I’ve been reading and researching crowd funding a lot lately. Recently I posted a few thoughts on fundraising trailers. I’ve been scouring the internet to watch videos, contribute to campaigns, and think about what I would do, you know, if I were to start a campaign any time soon. It’s fun to day-dream about it. Here’s some stuff I’ve found that you might enjoy.
I’ve been reading Trailer Mechanics: A Guide to Making Your Documentary Fundraising Trailer by Fernanda Rossi. The book has been pretty helpful. I plan to write more about it after I spend more time reading it. So far, so good.
A friend recently sent me a link to an article from Fast Co. (one of my fave publications) titled “How to Make a Kickass Kickstarter Video“ which is pretty awesome. I love articles like this that are short, to the point, and helpful. They outline a few tips and elaborate a little on each one:
- Be genuine
- Find some help and pay attention to the details
- Engage quickly
- Don’t miss your chance to impress
Sheri Chandler, a digital marketing strategist, has a few thoughts on crowd funding. She recently posted “Successful crowdfunding means personal connection” on her site. Her conclusion? It’s not for everyone, especially the folks who are still figuring out how to connect with an audience online. [Side note: she shares a lot of helpful information for indie filmmakers, so you should totally follow her: @sherichandler, www.sherichandler.com.]
On the PBS / POV blog I found “Kickstarter Campaign Secrets from Record-Breaking Documentary Director Jennifer Fox” which was originally posted January 5, 2012, but it’s still relevant today. They raised $150k, which was a record-setting amount at that time. [Since then, the Veronica Mars campaign has set a new all-time high for crowd funding (more than $4 million with a few days to go), but I’ve already written about that campaign.] Listen to Jennifer Fox talk about crowd funding below or on the PBS / POV blog.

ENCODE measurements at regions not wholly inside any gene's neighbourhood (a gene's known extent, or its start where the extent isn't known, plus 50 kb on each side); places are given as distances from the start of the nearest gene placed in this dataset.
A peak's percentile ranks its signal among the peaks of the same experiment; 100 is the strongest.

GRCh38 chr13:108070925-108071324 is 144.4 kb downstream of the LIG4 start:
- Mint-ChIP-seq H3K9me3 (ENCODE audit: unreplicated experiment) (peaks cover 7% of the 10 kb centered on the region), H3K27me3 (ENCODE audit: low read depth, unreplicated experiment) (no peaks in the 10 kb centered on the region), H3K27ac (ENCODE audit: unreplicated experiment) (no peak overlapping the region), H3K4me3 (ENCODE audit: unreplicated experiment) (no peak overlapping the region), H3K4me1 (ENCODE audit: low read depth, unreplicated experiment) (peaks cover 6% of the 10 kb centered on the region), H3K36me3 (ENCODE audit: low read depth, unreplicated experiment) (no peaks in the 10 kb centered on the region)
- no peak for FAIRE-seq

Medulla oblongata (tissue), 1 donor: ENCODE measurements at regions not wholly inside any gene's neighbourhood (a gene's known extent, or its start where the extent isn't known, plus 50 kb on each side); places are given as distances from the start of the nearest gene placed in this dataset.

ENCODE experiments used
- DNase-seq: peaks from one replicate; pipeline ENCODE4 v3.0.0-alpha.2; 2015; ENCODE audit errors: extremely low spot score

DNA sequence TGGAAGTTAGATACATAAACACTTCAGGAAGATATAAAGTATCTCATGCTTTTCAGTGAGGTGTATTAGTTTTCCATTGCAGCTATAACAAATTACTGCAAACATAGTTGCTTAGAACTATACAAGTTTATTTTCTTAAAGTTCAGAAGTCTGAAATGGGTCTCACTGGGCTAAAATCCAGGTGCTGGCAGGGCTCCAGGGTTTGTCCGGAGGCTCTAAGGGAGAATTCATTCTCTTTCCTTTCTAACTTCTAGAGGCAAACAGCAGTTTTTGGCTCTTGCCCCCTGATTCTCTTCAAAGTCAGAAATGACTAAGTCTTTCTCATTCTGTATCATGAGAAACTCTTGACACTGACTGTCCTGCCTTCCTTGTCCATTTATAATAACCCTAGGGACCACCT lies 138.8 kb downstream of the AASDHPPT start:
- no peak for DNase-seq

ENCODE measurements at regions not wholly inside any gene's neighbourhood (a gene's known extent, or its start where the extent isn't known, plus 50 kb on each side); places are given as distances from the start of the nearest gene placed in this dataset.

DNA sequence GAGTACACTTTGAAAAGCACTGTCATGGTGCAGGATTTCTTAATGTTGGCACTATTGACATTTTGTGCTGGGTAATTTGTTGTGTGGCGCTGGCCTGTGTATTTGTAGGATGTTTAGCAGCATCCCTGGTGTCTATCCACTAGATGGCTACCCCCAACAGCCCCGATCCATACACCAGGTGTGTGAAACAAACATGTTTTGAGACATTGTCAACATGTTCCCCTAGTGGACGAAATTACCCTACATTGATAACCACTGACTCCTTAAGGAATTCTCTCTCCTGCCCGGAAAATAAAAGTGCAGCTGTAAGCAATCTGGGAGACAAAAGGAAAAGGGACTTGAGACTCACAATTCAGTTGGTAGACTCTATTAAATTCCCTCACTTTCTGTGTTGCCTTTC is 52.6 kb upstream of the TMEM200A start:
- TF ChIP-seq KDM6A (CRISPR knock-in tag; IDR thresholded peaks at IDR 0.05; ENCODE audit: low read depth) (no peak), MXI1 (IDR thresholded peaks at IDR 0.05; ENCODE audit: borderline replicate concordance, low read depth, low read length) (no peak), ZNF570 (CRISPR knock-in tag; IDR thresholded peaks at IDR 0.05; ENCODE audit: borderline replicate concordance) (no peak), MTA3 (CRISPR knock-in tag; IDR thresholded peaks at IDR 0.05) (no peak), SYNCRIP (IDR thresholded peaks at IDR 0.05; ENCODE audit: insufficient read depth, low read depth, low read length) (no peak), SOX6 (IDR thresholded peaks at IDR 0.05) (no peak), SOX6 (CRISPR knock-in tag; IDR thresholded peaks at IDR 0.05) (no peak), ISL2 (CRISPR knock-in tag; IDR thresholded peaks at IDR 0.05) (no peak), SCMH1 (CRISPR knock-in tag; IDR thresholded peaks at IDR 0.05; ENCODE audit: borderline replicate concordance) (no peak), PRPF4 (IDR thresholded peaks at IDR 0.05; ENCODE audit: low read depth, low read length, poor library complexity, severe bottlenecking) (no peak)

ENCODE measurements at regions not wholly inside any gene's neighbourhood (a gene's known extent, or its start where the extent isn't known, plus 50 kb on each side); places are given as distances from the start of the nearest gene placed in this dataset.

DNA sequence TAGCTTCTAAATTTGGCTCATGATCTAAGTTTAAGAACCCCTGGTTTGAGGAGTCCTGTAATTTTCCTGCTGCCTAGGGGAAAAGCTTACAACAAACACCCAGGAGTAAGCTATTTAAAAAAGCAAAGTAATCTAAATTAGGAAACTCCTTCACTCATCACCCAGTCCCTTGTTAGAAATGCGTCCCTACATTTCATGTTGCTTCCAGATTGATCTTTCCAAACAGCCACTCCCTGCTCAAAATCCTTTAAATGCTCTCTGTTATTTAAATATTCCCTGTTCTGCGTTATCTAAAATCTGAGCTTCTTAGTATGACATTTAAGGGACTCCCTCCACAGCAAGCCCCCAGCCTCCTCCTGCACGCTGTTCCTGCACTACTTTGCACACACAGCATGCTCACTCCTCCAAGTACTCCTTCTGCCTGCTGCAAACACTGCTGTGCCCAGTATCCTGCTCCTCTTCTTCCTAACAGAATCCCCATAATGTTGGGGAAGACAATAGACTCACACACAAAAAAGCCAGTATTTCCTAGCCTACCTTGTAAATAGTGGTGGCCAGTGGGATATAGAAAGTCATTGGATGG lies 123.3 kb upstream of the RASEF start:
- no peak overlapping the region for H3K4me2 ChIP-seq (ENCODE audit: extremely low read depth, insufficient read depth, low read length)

You can also get information straight from Kickstarter and Indiegogo, two of the most recognized / reputable crowd funding sites. Visit the Kickstarter School to learn more about how to make your project successful. There are eight different sections about stuff like defining your project, making a video, and rewards fulfillment.
A friend of mine recently sent me the Indiegogo Crowdfunding Field Guide, a 22-page PDF to help you make the most of your experience on the site. (Thank you, Brian Crawford, for the link.) I’ve also recently learned about the Indiegogo live webinars. Pretty excited about that, not gonna lie.
So, why am I sharing these resources with you? I feel like crowd funding is an interesting and exciting world to explore — just like social media, technology, and indie filmmaking. Crowd funding online is still relatively uncharted territory, so it’s more fun to explore it with friends, which I’ve mentioned previously. It’s just fascinating stuff, and I think others are trying to figure it out as well. I hope that these resources will help.
Bonus: check out Portlandia’s take on the Kickstarter experience. It’s pretty funny.